[5, 6] Appellant complains of the admission of testimony concerning prior acts of intercourse. Such testimony is admissible to show lustful disposition toward her. State v. Crowder, 119 Wash. 450, 205 Pac. 850. While appellant concedes that this is the law, he contends that the prior acts relied on are too remote to have any probative value. In State v. Stevenson, 169 Wash. 10, 13 P. (2d) 47, we said that the question of excluding evidence because of remoteness rests largely in the sound discretion of the trial court, and the ruling of that court will not be disturbed unless the evidence offered was so remote in point of time as to be immaterial. Ordinarily, remoteness affects the weight, rather than the admissibility of the evidence. By instruction No. 13, the court told the jury that this evidence was not proof of the commission of the crime charged.

In connection with the admission of the evidence of the prior acts of intercourse, the trial court said, in the presence of the jury: "I have examined the authorities on this question, counsel, and in my opinion it is proper evidence upon proper instructions to the jury." Appellant contends that this was comment on the evidence and constituted reversible error. The situation arose in this manner. Appellant's counsel objected to the testimony concerning prior acts, for the reason that it was too remote, stating, "And we have authority on that, if the court please." The prosecutor then said, "We have authority that it is admissible, too." It was at this point that the court evidently decided to get into the act.

 Nov. 1954]          STATE v. HAROLD.           511

[7] Remarks made by the trial judge when deciding upon the admissibility of-evidence which are not addressed to the jury but to counsel cannot be considered as comments on the evidence unless the jury could infer from such remarks that he personally believed or disbelieved the proposed testimony. State v. Coe, 34 Wn. (2d) 336, 208 P. (2d)863; State v. Rio, 38 Wn. (2d) 446, 230 P. (2d) 308. The court's remark in this case did not constitute a comment on the evidence.

[8] Appellant strenuously contends that a new trial should be ordered because of prejudicial misconduct on the part of the prosecutor. The alleged misconduct consisted of quoting conversations in his opening statement, arguing the court's rulings in the presence of the jury, and misquoting testimony and making improper remarks in his closing argument. There was considerable bickering between counsel throughout the trial. The prosecutor was unduly aggressive at times. The judge kept matters under control, patiently and firmly. In his closing argument, the prosecutor told the jury that the defendant would be sentenced to fifteen years, but that the parole board would fix the minimum sentence, which might be as little as nine months. He also expressed his firm belief in the defendant's guilt. Both of these statements were invited and in response to statements made by defendant's counsel in argument. State v. Van Luven, 24 Wn. (2d) 241, 163 P. (2d) 600.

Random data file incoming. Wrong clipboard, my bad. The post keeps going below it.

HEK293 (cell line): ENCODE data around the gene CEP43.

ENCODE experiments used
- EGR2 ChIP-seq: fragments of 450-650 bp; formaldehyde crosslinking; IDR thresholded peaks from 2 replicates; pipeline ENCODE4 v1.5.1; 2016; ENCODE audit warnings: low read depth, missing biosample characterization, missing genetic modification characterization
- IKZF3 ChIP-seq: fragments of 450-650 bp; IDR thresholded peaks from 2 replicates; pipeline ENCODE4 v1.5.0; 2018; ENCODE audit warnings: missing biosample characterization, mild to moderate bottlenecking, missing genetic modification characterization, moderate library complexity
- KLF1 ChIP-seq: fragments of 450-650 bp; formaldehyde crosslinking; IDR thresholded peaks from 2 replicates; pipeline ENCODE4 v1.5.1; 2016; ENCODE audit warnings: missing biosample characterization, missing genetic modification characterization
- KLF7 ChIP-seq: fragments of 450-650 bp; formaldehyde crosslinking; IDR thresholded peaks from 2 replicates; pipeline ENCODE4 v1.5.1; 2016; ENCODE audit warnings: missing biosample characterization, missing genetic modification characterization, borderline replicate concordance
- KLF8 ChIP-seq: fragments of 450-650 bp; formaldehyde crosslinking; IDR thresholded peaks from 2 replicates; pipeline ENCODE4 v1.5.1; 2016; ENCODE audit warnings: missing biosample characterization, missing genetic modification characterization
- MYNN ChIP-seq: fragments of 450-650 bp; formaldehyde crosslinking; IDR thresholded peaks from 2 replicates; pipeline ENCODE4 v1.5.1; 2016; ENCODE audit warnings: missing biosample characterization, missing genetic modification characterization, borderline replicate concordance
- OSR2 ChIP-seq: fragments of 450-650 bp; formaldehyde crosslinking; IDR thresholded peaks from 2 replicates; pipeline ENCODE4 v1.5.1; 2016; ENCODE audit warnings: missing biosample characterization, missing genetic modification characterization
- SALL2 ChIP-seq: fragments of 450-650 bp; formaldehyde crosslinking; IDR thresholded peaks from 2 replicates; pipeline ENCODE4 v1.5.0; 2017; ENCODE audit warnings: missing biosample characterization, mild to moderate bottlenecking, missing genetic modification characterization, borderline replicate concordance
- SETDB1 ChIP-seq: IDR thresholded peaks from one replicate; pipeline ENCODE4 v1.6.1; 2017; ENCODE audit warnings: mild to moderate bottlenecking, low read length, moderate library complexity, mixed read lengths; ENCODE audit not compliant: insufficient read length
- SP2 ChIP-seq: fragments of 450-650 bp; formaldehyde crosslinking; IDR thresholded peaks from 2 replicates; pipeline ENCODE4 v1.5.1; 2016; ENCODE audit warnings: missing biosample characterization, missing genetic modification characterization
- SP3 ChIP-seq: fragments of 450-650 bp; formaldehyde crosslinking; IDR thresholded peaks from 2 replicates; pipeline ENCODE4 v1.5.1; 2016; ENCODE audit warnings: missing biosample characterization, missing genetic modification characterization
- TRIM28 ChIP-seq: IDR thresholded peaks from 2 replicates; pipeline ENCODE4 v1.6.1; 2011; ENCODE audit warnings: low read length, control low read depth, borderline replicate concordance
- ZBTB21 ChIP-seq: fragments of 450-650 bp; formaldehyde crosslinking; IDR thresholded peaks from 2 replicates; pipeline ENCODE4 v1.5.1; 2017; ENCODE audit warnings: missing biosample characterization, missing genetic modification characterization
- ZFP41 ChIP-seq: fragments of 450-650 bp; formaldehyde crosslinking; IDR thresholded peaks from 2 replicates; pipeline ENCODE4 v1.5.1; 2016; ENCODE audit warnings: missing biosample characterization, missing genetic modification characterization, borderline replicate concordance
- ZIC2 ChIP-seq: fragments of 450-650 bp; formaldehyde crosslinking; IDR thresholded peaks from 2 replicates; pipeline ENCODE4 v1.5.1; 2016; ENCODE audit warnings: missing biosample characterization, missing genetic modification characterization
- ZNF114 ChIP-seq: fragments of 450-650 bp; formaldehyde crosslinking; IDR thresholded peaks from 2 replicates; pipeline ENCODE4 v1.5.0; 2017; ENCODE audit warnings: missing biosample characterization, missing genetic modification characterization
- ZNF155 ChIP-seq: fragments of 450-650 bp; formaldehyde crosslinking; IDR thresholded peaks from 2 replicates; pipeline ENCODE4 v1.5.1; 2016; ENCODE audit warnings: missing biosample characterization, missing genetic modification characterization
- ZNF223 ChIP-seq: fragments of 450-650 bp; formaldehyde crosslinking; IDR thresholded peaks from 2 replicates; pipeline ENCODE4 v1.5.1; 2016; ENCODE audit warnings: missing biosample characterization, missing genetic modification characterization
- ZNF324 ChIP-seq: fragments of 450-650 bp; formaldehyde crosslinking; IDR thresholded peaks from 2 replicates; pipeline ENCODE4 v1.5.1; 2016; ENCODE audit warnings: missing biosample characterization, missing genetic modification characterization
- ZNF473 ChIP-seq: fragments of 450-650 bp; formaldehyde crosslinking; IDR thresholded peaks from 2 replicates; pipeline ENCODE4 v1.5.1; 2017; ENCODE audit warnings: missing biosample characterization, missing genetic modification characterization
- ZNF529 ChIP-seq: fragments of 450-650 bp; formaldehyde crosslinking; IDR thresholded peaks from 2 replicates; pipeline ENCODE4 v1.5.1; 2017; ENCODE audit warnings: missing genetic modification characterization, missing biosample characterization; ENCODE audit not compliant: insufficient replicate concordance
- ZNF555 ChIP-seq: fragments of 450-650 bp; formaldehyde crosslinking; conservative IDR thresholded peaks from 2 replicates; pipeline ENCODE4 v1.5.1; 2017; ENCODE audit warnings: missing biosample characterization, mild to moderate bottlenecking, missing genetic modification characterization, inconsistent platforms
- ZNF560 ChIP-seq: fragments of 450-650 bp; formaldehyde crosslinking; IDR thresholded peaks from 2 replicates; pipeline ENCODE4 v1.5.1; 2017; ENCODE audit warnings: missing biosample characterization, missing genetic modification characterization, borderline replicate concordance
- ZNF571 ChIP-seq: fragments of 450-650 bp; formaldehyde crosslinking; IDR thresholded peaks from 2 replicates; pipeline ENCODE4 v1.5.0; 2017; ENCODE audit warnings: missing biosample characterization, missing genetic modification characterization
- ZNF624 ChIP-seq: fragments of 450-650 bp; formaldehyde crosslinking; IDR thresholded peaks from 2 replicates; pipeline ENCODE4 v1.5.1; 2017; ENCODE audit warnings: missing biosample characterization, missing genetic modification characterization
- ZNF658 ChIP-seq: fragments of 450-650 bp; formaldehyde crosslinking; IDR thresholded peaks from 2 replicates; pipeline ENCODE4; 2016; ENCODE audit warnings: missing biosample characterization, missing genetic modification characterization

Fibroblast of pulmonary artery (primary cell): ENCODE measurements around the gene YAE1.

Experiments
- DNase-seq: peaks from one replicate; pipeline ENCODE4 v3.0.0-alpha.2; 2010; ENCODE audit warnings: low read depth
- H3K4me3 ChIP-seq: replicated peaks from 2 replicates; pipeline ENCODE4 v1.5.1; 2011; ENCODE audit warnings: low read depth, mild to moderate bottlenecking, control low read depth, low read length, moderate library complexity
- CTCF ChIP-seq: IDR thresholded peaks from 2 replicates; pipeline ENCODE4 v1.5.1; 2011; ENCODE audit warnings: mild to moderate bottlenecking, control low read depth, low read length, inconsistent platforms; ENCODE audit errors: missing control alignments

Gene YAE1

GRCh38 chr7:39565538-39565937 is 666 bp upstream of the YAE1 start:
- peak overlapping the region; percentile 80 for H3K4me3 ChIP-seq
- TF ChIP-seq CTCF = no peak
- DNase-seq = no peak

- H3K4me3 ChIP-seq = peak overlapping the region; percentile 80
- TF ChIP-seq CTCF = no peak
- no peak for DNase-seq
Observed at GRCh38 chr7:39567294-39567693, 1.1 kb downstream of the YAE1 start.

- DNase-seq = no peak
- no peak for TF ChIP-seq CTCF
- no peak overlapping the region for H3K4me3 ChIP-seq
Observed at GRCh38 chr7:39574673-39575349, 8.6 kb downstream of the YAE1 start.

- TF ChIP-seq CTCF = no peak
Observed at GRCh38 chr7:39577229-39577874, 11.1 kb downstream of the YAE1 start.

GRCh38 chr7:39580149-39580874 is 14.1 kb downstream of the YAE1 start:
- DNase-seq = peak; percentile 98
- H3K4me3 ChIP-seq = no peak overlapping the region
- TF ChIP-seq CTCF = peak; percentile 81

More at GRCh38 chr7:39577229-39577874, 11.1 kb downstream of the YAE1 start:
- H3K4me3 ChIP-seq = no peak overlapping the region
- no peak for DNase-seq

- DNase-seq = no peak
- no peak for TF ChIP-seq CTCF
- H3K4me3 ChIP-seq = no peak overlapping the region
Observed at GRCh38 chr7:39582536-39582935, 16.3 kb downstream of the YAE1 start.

One matter occurred during the prosecutor's closing argument which causes us grave concern. It will be remembered that the girl testified that when she turned her head while her grandfather was having intercourse with her, she saw a light in the chicken house. The defendant's witnesses testified about an experiment which they had conducted. In the nighttime, one witness went into the chicken house and flashed a flashlight. Another witness lay on the bed in the position in which the prosecuting witness testified that she was lying, and the defendant's witness testified that he could not see any light at all. In rebuttal, the girl testified that, in addition to the flashlight, there was a six volt Delta

 512    STATE v. HAROLD.           [45Wn. (2d)

lamp in the house, and that the light she saw on the night in question was "quite bright." During the prosecutor's closing argument, the following occurred:

"MR. CAMPBELL: The testimony is that it was ninety feet back, Mrs. Harold's testimony. (Displaying Delta electric lantern) Gentlemen, I have in my hands at this time a Delta lamp - MR. PALMER: If the Court please, I don't recall any such lamp being in evidence. THE COURT: Objection sustained. MR. PALMER: We don't want - MR. CAMPBELL: That is for illustrative purposes only. THE COURT: There is nothing in this Court that has ever been introduced. MR. CAMPBELL: That is correct, and it was not used; but there was testimony as to a Delta lamp being used. THE COURT: It hasn't been identified, and it is not properly before this jury. MR. PALMER: We ask that it be removed. MR. CAMPBELL: If you wish, you can remove it. . . ."

[9, 10] This is but one example of the conduct which the prosecutor displayed throughout the trial, waving a lantern which was not in evidence, and continuing to argue with the court and with counsel until he was finally cut off. We have said that the prosecuting attorney is a "quasi - judicial officer, and it is his duty to see that one accused of a public offense is given a fair trial." State v. Carr, 160 Wash. 83, 294 Pac. 1016. In the instant case, we do not believe that the prosecutor intended to jeopardize appellant's rights but his enthusiasm in the heat of battle led him into the misconduct of which appellant complains. Our problem, however, is to determine whether or not this misconduct was prejudicial. The trial judge, in ruling on the motion for new trial, decided that it did not prejudice appellant to the extent that he did not receive a fair trial. The judge was able to observe the reaction of the jurors to everything which occurred throughout the trial. We have many times held that, in a situation such as this, the judgment of the trial court, which has a wide discretion in passing upon a motion for new trial, must be accorded great weight. State v. Van Luven, supra; State v. Whetstone, 30 Wn. (2d) 301, 191 P. (2d) 818; Discargar v. Seattle, 30 Wn. (2d) 461, 191 P. (2d) 870.

We do not condone the action of the prosecutor in this case. In his zeal, he at times by-passed the rules of evidence

 Nov. 1954]          BARIEL v. TUINSTRA.           513

and overlooked his responsibility to the accused. Nevertheless, we cannot say, from an examination of the entire record, that the trial court abused its discretion in denying the motion for new trial.

No useful purpose would be served by discussing the other assignments of error. We find no errors prejudicial to the rights of appellant.

The judgment and sentence is affirmed.

GRADY, C. J., HILL, DONWORTH, and WEAVER, JJ., concur.